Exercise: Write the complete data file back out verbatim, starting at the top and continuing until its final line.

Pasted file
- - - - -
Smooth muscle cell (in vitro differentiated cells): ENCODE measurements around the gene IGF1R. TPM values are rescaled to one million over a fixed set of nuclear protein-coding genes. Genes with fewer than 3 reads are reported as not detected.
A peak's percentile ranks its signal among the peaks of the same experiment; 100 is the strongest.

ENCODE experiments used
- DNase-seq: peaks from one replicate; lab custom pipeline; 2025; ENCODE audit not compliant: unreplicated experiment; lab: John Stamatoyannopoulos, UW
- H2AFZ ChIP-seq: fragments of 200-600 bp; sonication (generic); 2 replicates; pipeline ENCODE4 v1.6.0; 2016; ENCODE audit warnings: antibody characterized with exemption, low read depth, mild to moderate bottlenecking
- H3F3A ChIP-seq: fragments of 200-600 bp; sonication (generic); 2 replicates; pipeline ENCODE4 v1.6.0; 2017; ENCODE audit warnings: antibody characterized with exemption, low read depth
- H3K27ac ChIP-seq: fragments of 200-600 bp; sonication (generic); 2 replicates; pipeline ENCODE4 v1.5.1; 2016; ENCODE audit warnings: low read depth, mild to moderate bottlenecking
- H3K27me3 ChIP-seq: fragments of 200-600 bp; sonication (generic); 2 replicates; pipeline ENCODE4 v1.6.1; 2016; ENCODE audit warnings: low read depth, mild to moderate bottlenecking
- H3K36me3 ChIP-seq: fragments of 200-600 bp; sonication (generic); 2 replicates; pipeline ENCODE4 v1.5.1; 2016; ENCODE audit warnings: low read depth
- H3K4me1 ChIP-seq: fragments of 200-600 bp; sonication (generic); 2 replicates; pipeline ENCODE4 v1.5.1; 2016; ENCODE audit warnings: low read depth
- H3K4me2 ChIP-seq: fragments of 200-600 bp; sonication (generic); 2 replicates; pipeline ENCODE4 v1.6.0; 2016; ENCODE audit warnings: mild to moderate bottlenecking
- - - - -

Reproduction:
Smooth muscle cell (in vitro differentiated cells): ENCODE measurements around the gene IGF1R. TPM values are rescaled to one million over a fixed set of nuclear protein-coding genes. Genes with fewer than 3 reads are reported as not detected.
A peak's percentile ranks its signal among the peaks of the same experiment; 100 is the strongest.

ENCODE experiments used
- DNase-seq: peaks from one replicate; lab custom pipeline; 2025; ENCODE audit not compliant: unreplicated experiment; lab: John Stamatoyannopoulos, UW
- H2AFZ ChIP-seq: fragments of 200-600 bp; sonication (generic); 2 replicates; pipeline ENCODE4 v1.6.0; 2016; ENCODE audit warnings: antibody characterized with exemption, low read depth, mild to moderate bottlenecking
- H3F3A ChIP-seq: fragments of 200-600 bp; sonication (generic); 2 replicates; pipeline ENCODE4 v1.6.0; 2017; ENCODE audit warnings: antibody characterized with exemption, low read depth
- H3K27ac ChIP-seq: fragments of 200-600 bp; sonication (generic); 2 replicates; pipeline ENCODE4 v1.5.1; 2016; ENCODE audit warnings: low read depth, mild to moderate bottlenecking
- H3K27me3 ChIP-seq: fragments of 200-600 bp; sonication (generic); 2 replicates; pipeline ENCODE4 v1.6.1; 2016; ENCODE audit warnings: low read depth, mild to moderate bottlenecking
- H3K36me3 ChIP-seq: fragments of 200-600 bp; sonication (generic); 2 replicates; pipeline ENCODE4 v1.5.1; 2016; ENCODE audit warnings: low read depth
- H3K4me1 ChIP-seq: fragments of 200-600 bp; sonication (generic); 2 replicates; pipeline ENCODE4 v1.5.1; 2016; ENCODE audit warnings: low read depth
- H3K4me2 ChIP-seq: fragments of 200-600 bp; sonication (generic); 2 replicates; pipeline ENCODE4 v1.6.0; 2016; ENCODE audit warnings: mild to moderate bottlenecking